Family ordered to remove LGBT+ rainbow canopy on historic Bristol view

A family must remove a rainbow painted on the canopy of their home, supporting both the NHS and LGBT+ rights, after council officials ruled it was doing more harm than good to an iconic view of Bristol.

But they hope to come up with a “Georgian-approved palette” of colours to keep the design in place on a high-rise crescent of grade II-listed properties, which forms part of the city’s skyline featuring the Clifton Suspension Bridge.

The “compromise” is being discussed between the Aylmer family and Bristol City Council after the authority refused its retrospective planning application for the colourful awning painted in October last year.

Ken Aylmer made the “quick decision” on the colours after his wife, Illona, had recovered from cancer following treatment by the NHS, and because his daughter is a passionate advocate for LGBT+ equality.

But despite the planning application receiving the written support of 107 people, compared to 34 against, the council turned it down after Historic England judged the colours caused a “modest degree of harm to its [building] heritage significance”.

The colours, a council official wrote, impacted the character and appearance of the Clifton and Hotwells and city docks conservation areas, adding there was no evidence the canopies had ever been painted with anything other than the existing muted colours.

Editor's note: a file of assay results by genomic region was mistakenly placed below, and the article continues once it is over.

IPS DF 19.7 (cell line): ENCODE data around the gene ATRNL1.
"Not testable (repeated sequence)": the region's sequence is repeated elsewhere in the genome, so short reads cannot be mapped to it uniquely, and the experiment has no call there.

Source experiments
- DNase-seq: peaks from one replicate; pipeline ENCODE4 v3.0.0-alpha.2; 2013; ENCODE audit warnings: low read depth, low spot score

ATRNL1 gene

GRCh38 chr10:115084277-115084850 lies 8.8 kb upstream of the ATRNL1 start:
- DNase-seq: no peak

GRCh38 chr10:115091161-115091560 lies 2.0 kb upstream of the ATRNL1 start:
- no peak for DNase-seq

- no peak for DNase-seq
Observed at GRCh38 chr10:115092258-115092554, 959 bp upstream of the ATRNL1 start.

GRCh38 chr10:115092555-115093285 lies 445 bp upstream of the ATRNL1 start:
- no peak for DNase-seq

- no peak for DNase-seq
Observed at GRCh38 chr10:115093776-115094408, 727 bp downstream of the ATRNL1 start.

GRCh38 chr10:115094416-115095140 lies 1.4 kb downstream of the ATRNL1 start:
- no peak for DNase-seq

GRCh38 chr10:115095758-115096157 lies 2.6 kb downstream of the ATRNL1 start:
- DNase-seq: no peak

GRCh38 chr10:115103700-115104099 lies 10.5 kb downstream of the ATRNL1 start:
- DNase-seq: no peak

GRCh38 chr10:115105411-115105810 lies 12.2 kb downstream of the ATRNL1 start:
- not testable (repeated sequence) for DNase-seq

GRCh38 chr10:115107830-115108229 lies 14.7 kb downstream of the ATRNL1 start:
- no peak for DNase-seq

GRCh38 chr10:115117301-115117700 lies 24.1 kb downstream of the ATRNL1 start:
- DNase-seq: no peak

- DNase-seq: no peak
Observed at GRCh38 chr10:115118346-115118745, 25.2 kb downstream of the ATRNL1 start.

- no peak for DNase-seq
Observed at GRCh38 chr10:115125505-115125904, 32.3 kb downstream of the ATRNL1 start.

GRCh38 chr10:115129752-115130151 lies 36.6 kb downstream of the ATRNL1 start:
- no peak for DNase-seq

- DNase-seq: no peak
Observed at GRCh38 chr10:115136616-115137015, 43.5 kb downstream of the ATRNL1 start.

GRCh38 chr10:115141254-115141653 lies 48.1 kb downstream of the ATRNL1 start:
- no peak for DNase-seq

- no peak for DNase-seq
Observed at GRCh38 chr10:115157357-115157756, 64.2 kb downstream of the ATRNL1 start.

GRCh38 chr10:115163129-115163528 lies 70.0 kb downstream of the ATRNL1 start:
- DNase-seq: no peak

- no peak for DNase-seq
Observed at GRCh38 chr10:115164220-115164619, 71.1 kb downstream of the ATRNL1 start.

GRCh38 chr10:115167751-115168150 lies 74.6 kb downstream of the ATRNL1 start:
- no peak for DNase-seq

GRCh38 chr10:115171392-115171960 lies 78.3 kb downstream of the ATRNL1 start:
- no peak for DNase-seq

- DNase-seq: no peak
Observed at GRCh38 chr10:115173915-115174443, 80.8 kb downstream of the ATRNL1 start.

The colourful canopy can be seen on Bristol’s skyline which includes the Clifton Suspension Bridge (Alex Ross)
The colourful canopy can be seen on Bristol’s skyline which includes the Clifton Suspension Bridge (Alex Ross)

They concluded: “The introduction of the colourful paintwork to the canopy on this property is not considered to be in keeping with the listed building and fails to preserve it.”

Speaking to The Independent, Mr Aylmer accepted the reasoning on why the colours were refused. “They are quite vibrant colours that aren’t typically Georgian and it is the view of Bristol,” he said.

But he revealed discussions were now under way to keep the design in place.

He said: “As it had such overwhelming support, it is important to people and it follows the thing about heritage evolving and being part of the culture ... people also loved it.

“If we can have some kind of compromise while maintaining the historic aspect, that’d be great – a bit more muted with a Georgian-approved palette.”

The new design could include other concepts to further appease concerns, which came from individuals at the Clifton and Hotwells Improvement Society. One person initially raised the matter with the council’s enforcement team before the planning application was lodged.

They said: “The bright rainbow colours are completely inappropriate and fail to blend with the colours of neighbouring properties.”

Mr Aylmer said: “They say it detracts from the view, but I personally think it attracts to the view because people now look up and say, ‘Well, look at that’. It gives another reason to look up, and that whole view is amazing.”